What Went Wrong
First, let us acknowledge the difficulty we had deciding between which Rangers team to go with, the Texas version or New York' hockey team. The NY Rangers, during the seven seasons ending with 2003-2004, frequently had the highest payroll in the NHL and featured various future hall of famers. The result? Seven consecutive losing seasons.
However, as if to prove that everything is, in fact, bigger in Texas, including colossal embarrassments, the Texas Rangers went one step further by finishing dead last in their division each season A-Rod was on the team. This means that the Texas Rangers could have saved money signing about half of the New York Rangers to their team, had them play games in skates instead of cleats, and technically not done any worse in the final standings.
Why It Should Have Been Awesome
Costing $7.5 million ($162.3 million, today) and taking three years to build (a quarter of a man' life expectancy at the time), the Titanic was the most talked about gigantic ship of the early 20th Century, a time when there was presumably little else to talk about. It was designed by Thomas Andrew, widely considered one of the most intelligent and gifted shipbuilders in the history of the trade (as if you didn't know that already). After attending the elite Royal Belfast Academical Institution at 11, Andrew worked his way up from the bottom in various shipyards thereby familiarizing himself with all aspects of shipbuilding. He was also the nephew of Lord William Pirrie, who was the owner of enormous-shipbuilding juggernaut Harland and Wolff. Legend has it that he once ate a trash bag full of popsicle sticks in a single night, and the next morning shit a perfectly constructed scale model of the entire Spanish Armada. Making ships was sort of this dude' thing.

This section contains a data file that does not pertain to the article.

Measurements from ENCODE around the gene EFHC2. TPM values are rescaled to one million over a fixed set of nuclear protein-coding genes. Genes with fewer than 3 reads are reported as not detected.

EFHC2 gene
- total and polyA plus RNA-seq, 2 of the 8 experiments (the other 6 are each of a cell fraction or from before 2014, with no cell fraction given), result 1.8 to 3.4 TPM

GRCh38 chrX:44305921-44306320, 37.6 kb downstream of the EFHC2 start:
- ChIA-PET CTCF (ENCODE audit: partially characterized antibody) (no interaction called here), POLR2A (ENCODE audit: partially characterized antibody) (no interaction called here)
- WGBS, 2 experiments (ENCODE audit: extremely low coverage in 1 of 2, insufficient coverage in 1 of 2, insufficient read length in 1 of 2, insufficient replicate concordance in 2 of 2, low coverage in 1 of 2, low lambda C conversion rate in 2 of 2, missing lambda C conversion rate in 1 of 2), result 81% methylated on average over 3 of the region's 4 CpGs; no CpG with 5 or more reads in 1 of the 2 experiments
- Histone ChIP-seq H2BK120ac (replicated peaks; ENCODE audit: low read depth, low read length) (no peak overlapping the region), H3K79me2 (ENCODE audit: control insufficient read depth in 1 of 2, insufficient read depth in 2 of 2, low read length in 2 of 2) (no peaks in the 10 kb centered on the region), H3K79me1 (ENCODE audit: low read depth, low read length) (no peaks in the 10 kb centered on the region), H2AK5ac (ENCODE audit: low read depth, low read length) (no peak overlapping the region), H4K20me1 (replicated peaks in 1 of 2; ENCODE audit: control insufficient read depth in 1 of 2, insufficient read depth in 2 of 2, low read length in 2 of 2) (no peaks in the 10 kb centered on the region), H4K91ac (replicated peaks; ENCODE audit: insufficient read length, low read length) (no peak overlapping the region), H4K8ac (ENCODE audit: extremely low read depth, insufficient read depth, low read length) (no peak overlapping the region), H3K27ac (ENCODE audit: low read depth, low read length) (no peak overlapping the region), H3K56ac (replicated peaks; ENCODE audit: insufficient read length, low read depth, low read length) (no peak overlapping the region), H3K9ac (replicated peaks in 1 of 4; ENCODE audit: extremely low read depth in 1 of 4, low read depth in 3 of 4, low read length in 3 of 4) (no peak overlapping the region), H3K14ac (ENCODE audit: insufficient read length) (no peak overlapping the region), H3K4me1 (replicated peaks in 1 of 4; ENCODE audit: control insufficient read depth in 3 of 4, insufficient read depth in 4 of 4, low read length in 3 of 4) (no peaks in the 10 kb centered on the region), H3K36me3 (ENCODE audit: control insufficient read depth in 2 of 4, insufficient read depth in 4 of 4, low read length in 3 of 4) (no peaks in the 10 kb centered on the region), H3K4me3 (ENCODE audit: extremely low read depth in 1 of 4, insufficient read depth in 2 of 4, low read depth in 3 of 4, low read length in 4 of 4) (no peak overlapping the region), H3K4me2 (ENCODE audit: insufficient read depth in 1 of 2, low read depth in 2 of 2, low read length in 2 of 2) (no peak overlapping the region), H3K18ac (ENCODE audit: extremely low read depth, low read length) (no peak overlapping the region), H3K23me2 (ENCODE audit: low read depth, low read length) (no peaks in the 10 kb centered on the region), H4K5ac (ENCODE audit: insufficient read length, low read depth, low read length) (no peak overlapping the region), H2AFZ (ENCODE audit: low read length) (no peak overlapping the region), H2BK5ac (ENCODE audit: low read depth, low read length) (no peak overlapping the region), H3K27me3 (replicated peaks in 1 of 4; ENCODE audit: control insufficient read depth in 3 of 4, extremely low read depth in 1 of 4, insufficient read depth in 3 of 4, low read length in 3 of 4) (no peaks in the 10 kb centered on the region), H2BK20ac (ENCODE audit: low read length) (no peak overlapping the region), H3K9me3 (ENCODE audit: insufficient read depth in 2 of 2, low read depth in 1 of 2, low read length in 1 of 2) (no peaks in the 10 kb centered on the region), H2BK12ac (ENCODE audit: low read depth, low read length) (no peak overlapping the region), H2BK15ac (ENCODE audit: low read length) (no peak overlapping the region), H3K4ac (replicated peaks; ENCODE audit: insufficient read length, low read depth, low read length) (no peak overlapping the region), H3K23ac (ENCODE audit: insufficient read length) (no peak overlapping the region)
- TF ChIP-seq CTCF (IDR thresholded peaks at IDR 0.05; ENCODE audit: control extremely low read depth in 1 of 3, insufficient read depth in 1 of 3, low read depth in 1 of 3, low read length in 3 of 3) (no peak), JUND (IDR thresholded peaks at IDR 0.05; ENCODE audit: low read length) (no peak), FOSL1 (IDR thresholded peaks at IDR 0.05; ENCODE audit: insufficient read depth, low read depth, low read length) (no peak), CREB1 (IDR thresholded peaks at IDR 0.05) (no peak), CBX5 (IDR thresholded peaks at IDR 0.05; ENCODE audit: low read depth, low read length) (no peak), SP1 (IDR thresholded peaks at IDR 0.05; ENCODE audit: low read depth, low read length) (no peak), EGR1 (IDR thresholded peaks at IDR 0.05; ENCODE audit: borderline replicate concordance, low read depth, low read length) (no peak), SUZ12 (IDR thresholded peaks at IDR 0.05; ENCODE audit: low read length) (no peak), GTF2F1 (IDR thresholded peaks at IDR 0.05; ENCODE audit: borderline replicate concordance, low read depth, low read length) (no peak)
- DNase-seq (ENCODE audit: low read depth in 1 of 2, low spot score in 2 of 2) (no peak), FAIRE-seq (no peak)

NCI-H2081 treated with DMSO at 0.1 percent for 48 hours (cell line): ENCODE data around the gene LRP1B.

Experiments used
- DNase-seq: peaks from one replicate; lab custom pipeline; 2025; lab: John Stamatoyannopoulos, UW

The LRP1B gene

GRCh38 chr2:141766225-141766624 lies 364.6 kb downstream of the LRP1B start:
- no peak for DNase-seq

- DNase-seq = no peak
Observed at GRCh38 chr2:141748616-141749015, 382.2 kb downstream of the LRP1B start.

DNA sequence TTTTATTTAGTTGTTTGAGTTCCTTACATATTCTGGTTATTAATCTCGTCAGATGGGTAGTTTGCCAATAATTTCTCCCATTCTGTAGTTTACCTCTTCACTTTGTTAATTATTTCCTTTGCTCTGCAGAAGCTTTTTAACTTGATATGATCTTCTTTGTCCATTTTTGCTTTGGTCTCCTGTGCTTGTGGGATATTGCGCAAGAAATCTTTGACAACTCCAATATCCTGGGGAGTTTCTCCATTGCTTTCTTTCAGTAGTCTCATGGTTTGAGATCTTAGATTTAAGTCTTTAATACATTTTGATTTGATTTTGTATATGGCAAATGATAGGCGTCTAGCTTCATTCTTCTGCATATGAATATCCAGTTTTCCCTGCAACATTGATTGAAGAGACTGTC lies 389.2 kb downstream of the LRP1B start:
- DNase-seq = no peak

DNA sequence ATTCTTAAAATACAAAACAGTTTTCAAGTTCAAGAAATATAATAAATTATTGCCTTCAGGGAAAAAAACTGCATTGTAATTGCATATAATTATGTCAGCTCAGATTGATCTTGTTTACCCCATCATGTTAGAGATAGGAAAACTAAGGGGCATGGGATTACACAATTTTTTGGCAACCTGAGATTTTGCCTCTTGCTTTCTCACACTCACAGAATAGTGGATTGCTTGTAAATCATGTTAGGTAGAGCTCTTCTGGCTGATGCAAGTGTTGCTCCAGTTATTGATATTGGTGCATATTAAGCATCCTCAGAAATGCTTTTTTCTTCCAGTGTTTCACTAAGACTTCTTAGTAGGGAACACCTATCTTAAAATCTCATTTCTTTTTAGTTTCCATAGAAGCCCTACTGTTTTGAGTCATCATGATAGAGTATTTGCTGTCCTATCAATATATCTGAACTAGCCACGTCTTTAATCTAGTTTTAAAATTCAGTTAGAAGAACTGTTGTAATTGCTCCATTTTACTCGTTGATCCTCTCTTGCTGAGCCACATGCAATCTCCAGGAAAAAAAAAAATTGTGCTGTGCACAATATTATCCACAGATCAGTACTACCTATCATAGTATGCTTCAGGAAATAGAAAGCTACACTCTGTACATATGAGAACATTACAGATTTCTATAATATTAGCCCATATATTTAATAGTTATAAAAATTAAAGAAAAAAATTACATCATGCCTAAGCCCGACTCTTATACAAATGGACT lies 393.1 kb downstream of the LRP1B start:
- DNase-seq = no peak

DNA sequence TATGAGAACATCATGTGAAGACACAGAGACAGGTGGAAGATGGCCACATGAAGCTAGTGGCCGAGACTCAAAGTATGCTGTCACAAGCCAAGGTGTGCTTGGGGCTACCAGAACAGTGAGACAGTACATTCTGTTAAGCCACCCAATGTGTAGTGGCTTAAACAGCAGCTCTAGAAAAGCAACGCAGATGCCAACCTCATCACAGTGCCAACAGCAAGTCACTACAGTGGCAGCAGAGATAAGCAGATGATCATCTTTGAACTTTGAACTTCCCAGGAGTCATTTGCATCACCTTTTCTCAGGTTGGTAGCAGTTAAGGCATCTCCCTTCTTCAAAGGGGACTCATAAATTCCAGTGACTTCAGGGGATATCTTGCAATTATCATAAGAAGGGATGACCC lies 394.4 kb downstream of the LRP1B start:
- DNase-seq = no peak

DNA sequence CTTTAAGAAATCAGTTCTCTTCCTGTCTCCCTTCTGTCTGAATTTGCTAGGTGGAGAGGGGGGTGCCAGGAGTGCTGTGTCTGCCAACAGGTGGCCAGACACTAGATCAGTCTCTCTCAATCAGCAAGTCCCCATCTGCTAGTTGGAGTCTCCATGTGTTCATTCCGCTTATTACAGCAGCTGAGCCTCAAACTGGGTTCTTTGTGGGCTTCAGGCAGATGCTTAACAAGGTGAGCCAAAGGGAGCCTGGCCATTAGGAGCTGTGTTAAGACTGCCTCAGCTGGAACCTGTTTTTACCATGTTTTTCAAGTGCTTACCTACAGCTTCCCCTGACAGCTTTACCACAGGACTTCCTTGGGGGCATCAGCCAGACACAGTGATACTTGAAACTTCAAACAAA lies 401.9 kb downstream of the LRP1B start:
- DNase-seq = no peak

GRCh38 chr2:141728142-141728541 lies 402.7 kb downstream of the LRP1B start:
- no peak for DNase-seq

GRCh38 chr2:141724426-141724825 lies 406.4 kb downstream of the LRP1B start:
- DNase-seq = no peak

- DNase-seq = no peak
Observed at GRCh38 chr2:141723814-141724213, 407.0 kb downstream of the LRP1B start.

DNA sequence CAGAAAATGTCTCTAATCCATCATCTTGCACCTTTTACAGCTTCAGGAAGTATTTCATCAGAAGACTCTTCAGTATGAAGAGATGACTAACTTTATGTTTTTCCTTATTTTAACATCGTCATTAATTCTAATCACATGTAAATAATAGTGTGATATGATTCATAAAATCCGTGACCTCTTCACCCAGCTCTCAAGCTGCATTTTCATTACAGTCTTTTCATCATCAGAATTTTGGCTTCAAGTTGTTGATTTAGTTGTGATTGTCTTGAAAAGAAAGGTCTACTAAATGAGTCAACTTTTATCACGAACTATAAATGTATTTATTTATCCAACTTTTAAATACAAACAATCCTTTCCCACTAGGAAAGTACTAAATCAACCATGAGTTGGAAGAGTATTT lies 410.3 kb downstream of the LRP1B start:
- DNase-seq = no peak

To reward his work ethic, enthusiasm and almost-universal likeability among peers, J.P. Morgan, gave Thomas what at the time was known as "ass-loads" of money to build his dream ship.
What Went Wrong
Hard to say. In 1912, right before the Titanic' voyage, a deckhand reportedly boasted that "God, himself, could not sink this ship," so it' quite possible that a higher power asserted itself to put the arrogant crewmember in his place. Or it could have been the iceberg.
The Titanic, despite warnings of ice floes and being blindfolded by darkness, decided it would take it' chances with a slalom course of icebergs, always a good idea when you're so big that you have to RSVP two months in advance to make a left turn.
Not surprisingly, they eventually crashed into a humongous chunk of ice, thus transforming the ship from "Unsinkable Luxury Cruiser" to "Fodder for James Cameron' Money Cannon."
Of course none of it would have been so bad if they packed enough lifeboats to save everyone. But since the ship's talented pedigree seemingly insulated it from disaster, there were only enough for the women, children and Billy Zane. Freezing, stinging water, on the other hand, was in no short supply, and hundreds went down with it, including shipbuilding prodigy Thomas Andrew.